Standard Bank has launched a new campaign to help South Africa’s budding entrepreneurs turn their side hustles into their main hustles by providing them with funding equivalent to as much as one year’s salary in order to encourage them to take the plunge and start their own business without the fear of losing their monthly income.
The `My Fearless Next’ Campaign is targeted at young entrepreneurs who are working nine-to-five corporate jobs but have started a small business on the side, either to earn additional income or to fulfil their entrepreneurial ambitions. The only qualifying criteria is that prospective candidates must be active Standard Bank account holders that have a running business.
The three-month `My Fearless Next’ campaign launched today and will run until 29 August. Six contestants will be drawn weekly and sent to a one day bootcamp. One winner will be selected each week and sent to the final round.
The overall winner will receive up to one-year’s salary, capped at R1 million, as well as mentorship from Standard Bank’s Entrepreneur Development Program.
“The campaign is not all or nothing,” says Cleo Zwane, Senior Marketing Manager for Business Banking at Standard Bank who adds that the 35 other finalists will also get access to training and mentorship as well as the bank’s corporate clients who are looking to partner with SMEs as suppliers or as part of their enterprise supplier development programmes.
Making the leap from a 9-5
“A lot of young entrepreneurs are working eight or ten hour day corporate jobs and running their small businesses after hours and on weekends,” says Zwane. “The result is that they are too afraid to quit their jobs and focus all their energy on their small business because they are reliant on their salaries. What we want to do is remove the risk of being without a salary and provide a platform for young entrepreneurs to take their next entrepreneurial step without having to labour under the fear of losing their income.”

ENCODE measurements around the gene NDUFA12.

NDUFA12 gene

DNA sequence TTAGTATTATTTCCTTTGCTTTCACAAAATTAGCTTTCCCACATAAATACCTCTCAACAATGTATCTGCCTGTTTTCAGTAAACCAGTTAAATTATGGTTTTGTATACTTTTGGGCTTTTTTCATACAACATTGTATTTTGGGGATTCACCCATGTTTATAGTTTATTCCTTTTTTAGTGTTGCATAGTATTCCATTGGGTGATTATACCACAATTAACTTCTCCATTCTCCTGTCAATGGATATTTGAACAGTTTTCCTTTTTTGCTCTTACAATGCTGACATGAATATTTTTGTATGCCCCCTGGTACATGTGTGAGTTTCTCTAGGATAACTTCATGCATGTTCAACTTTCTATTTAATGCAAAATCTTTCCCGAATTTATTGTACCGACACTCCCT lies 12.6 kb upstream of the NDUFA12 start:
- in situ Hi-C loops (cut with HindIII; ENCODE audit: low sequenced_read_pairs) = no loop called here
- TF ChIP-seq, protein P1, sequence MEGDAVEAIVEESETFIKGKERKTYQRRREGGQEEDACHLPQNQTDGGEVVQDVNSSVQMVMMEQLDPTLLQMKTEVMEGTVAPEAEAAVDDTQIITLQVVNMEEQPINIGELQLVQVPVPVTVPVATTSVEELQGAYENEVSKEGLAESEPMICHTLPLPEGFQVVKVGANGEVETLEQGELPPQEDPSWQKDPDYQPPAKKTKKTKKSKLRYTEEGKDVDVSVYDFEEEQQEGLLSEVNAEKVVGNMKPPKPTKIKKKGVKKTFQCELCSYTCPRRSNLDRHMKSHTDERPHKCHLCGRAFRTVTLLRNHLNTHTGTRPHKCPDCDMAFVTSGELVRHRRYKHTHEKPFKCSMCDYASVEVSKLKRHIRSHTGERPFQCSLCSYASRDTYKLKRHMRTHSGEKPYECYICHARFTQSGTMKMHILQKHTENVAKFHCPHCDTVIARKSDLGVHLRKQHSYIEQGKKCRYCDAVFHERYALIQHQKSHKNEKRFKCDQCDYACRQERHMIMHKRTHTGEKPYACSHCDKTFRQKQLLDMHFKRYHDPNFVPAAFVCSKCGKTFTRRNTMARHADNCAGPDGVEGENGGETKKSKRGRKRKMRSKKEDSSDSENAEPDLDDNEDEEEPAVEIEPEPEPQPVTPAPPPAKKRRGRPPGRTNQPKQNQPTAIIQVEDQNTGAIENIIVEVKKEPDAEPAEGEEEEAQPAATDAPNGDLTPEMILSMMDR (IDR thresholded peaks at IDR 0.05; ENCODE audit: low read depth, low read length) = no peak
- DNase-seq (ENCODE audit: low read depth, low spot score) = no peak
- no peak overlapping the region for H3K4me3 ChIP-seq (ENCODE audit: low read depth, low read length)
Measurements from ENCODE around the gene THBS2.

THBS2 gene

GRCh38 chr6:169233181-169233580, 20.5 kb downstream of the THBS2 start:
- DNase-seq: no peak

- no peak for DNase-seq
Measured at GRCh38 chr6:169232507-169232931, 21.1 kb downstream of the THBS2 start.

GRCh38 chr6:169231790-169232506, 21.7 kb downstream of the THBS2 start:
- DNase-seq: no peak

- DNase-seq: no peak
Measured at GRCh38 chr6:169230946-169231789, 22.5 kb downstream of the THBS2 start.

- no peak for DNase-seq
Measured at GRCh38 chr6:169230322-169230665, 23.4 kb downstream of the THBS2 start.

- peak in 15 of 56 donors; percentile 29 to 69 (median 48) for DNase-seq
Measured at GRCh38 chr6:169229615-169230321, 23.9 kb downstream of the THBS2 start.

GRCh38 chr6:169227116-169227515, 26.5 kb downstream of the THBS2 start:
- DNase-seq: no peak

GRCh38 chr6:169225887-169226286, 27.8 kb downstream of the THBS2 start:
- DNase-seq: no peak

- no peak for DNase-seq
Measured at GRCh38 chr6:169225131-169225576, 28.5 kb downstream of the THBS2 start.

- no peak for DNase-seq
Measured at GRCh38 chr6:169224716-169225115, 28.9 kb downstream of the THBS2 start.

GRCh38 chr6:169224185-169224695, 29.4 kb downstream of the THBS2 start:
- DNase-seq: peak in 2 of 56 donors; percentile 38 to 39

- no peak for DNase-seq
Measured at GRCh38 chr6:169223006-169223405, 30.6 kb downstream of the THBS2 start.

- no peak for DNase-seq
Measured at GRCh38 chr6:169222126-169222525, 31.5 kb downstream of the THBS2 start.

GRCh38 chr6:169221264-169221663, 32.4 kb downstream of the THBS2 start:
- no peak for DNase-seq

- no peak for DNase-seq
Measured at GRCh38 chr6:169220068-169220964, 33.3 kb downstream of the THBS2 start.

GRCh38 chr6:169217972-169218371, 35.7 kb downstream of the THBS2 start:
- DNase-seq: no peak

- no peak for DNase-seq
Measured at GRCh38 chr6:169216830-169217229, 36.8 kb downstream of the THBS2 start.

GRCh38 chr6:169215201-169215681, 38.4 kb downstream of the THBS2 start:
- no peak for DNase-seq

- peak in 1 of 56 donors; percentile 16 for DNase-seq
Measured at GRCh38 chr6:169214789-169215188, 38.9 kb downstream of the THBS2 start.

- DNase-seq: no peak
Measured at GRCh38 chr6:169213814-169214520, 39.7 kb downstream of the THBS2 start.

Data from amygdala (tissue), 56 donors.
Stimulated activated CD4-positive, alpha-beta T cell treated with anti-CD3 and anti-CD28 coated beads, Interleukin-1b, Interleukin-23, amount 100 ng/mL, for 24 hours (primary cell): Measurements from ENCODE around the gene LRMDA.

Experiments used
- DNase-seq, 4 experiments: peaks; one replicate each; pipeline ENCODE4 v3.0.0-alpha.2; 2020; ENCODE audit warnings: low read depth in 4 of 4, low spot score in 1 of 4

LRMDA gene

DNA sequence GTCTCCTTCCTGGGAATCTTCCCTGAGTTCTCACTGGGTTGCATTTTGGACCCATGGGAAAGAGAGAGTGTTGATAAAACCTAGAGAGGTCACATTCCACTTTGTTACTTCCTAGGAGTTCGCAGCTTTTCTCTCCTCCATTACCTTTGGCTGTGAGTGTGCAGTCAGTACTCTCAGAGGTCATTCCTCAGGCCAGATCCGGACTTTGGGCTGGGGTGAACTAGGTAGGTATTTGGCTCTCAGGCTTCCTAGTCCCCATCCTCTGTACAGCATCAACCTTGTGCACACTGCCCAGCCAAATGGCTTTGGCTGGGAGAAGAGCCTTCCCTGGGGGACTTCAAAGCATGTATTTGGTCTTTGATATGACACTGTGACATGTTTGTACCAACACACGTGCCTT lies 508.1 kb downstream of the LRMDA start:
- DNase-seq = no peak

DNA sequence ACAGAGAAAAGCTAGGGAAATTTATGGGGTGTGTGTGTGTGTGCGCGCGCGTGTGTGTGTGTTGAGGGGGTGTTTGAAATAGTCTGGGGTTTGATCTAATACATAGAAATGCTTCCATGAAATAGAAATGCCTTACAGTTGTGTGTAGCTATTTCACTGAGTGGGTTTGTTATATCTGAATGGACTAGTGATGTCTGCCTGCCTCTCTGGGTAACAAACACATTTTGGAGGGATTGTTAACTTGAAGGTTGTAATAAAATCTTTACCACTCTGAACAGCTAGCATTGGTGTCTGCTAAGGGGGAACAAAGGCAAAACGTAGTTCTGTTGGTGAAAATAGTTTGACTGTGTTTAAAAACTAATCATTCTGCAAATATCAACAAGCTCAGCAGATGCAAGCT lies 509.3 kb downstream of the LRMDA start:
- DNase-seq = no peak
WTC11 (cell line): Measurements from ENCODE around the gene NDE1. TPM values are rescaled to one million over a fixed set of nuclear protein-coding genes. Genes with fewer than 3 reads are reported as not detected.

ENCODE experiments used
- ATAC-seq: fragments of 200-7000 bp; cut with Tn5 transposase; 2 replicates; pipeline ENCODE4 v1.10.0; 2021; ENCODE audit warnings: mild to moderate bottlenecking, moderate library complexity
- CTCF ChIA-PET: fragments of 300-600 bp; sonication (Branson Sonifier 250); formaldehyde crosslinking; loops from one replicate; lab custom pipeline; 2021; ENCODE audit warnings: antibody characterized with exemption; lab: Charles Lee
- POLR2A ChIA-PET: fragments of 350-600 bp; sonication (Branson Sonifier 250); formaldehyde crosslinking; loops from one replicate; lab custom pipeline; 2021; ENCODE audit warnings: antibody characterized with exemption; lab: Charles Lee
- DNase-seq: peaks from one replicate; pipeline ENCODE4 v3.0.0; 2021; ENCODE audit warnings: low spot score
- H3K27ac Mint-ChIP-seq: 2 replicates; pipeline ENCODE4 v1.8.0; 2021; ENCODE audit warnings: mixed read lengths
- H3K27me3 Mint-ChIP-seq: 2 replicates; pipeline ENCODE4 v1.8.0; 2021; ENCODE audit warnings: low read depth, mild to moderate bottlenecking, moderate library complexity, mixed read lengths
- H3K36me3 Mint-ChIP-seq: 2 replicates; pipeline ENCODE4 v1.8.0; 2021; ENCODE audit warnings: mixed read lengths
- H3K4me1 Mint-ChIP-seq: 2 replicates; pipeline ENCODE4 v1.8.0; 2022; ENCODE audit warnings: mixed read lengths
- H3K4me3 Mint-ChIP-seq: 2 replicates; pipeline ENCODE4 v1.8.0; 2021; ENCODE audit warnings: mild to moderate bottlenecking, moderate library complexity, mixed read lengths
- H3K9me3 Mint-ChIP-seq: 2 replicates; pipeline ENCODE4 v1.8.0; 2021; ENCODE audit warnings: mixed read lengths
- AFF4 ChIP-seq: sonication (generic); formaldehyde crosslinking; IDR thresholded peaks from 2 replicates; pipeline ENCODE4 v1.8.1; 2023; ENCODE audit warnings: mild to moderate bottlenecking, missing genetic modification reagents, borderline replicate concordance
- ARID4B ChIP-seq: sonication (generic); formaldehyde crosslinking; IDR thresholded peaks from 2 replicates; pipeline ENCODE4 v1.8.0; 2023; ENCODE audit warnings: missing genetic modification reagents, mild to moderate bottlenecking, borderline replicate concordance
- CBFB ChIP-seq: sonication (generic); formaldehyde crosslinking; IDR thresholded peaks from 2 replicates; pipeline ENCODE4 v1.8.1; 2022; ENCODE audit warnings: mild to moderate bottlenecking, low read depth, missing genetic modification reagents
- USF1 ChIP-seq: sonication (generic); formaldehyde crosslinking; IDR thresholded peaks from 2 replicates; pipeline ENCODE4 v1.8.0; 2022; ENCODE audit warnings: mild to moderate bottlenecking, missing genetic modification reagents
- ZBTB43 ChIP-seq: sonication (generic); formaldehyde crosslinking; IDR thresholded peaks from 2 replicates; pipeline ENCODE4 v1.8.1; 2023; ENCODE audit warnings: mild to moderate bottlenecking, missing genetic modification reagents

Although 73% of South African adults believe that entrepreneurship is a good career choice and roughly half of them believe they have what it takes to start a business, only 9.2% actually do so, according to the Global Entrepreneurship Monitor (GEM) 2015 Global Report. The result is that many budding entrepreneurs are forced to run their small business as a side hustle, as shown by an online survey conducted by Moneyweb in 2017 which found that a third of working individuals in South Africa earn more than R5000 a month in additional income from businesses they run over and above their main jobs.
“Standard Bank might be a 156 year old institution but in fact we also began life as a startup,” says Zwane. “What we want is to be a credible partner that can participate in an entrepreneur’s journey by providing funding, training and mentorship while also removing the burden of having to work ten hours a day for someone else in order to get by. In essence, we will be buying you time to focus on your business.”
Applicants can enter via an online application from June to July.